Two young girls vanish in front of their house in the suburbs in midday. The only clue pointing to their whereabouts is a white van parked in the street but no one knows to whom it belongs.
Early on in the investigation an unlikely suspect emerges, one supposedly with the IQ of a ten year-old. A young detective with a perfect record assigned to the case divides his time between following the limited leads and trailing the father of one of the girls after the main suspect disappears.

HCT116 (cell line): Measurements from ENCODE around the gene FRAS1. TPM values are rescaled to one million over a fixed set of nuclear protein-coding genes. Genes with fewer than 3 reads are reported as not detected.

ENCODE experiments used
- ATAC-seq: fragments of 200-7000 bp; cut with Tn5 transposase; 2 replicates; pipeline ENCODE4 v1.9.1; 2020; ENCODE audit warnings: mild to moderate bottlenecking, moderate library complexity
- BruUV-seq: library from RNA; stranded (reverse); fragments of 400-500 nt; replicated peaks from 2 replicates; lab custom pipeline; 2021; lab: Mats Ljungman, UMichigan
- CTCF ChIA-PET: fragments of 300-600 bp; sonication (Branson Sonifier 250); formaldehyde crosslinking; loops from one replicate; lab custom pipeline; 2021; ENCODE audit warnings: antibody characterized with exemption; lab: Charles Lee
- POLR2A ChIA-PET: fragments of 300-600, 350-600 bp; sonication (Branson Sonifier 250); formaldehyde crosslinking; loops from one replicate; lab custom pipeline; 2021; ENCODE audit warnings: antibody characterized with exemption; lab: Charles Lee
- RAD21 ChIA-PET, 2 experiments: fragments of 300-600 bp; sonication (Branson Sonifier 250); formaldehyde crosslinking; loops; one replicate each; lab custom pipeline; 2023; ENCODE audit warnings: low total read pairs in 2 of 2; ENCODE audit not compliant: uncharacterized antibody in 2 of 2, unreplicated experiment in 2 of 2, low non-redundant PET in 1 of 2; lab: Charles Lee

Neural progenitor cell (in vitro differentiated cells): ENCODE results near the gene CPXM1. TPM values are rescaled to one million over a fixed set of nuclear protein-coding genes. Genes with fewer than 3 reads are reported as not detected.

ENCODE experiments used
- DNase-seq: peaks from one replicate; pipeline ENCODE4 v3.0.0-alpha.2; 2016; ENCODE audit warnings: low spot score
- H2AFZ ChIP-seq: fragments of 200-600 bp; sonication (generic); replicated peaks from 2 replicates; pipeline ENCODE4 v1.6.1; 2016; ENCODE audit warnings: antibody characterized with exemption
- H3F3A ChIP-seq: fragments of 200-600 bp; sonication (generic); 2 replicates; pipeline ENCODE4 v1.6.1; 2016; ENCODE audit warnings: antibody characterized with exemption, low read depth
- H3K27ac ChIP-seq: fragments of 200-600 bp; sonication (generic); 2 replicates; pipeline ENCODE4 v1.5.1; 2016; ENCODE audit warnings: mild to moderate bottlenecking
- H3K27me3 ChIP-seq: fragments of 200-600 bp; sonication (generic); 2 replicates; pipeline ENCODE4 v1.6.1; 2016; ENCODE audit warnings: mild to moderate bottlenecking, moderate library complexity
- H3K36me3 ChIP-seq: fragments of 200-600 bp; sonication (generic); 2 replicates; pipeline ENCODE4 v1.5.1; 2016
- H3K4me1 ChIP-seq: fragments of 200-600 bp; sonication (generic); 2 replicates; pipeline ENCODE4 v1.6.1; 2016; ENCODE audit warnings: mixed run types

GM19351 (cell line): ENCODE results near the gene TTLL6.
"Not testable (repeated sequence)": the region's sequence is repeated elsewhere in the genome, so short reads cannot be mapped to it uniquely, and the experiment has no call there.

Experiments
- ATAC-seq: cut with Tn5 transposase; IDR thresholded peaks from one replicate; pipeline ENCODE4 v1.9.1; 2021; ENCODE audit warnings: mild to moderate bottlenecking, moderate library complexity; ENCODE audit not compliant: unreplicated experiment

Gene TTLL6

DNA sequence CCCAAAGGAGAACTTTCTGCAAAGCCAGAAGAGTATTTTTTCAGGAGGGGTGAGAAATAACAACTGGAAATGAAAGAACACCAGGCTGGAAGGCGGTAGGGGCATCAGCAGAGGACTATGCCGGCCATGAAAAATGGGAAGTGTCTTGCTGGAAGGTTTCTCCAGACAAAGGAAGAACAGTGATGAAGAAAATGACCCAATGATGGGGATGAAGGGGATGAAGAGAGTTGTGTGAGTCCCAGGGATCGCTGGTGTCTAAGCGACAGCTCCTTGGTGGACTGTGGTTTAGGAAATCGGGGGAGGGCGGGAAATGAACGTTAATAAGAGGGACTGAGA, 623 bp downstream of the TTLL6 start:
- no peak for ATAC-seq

As I was watching, the plot of Prisoners kept reminding me of the novel Down the Darkest Road by Tami Hoag, among other things because of the unassuming nature of the suspects and ultimately of the killer. I have to say that the screenplay was successful in not giving much away. I couldn't figure out the culprit before the end but I'm glad they didn't make it up; the killer was there all along.
Despite a star-studded cast composed by Hugh Jackman, Maria Bello, Viola Davis, Terrence Howard, Paul Dano, Melissa Leo and Jake Gyllenhaal, Jackman and Gyllenhaal virtually own the movie, the former as an enraged father and the latter as a determined police detective.